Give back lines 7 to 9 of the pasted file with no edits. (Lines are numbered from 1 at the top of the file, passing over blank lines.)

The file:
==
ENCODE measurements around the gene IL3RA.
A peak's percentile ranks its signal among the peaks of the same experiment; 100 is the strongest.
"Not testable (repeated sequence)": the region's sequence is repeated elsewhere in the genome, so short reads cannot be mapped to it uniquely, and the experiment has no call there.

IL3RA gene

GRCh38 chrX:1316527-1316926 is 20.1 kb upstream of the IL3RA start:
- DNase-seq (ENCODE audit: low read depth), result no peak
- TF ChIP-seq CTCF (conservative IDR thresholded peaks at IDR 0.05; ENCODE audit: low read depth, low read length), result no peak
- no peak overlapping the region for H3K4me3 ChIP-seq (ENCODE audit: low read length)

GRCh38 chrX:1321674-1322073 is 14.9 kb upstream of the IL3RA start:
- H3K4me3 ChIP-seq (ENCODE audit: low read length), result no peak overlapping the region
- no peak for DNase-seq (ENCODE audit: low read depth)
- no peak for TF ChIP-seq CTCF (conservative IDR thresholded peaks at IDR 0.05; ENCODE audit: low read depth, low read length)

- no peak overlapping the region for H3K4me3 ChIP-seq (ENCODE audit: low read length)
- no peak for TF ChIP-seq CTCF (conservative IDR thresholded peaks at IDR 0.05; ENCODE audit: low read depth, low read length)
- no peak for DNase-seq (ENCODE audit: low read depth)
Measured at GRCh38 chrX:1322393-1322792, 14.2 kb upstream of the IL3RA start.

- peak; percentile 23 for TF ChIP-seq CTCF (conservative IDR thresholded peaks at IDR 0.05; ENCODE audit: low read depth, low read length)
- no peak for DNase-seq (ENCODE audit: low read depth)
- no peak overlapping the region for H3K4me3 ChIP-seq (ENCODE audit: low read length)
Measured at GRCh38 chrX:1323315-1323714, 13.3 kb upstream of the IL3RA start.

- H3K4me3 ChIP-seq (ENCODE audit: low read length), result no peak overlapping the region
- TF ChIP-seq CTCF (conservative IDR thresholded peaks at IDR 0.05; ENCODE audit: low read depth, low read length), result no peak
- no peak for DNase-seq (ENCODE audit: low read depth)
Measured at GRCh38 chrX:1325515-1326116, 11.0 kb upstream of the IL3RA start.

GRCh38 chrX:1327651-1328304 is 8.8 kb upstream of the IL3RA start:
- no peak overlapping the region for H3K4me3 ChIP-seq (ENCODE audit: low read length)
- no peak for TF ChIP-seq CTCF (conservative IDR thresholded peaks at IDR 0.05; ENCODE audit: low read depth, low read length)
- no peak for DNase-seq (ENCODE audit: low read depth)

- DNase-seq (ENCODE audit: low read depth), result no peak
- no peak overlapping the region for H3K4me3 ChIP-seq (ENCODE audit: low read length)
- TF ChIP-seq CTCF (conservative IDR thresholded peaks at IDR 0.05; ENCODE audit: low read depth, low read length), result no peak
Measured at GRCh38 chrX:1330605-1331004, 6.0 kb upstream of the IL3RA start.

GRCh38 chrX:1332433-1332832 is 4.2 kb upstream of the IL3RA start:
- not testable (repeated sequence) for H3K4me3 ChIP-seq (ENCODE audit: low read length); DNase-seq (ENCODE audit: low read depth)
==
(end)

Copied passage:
- TF ChIP-seq CTCF (conservative IDR thresholded peaks at IDR 0.05; ENCODE audit: low read depth, low read length), result no peak
- no peak overlapping the region for H3K4me3 ChIP-seq (ENCODE audit: low read length)

GRCh38 chrX:1321674-1322073 is 14.9 kb upstream of the IL3RA start: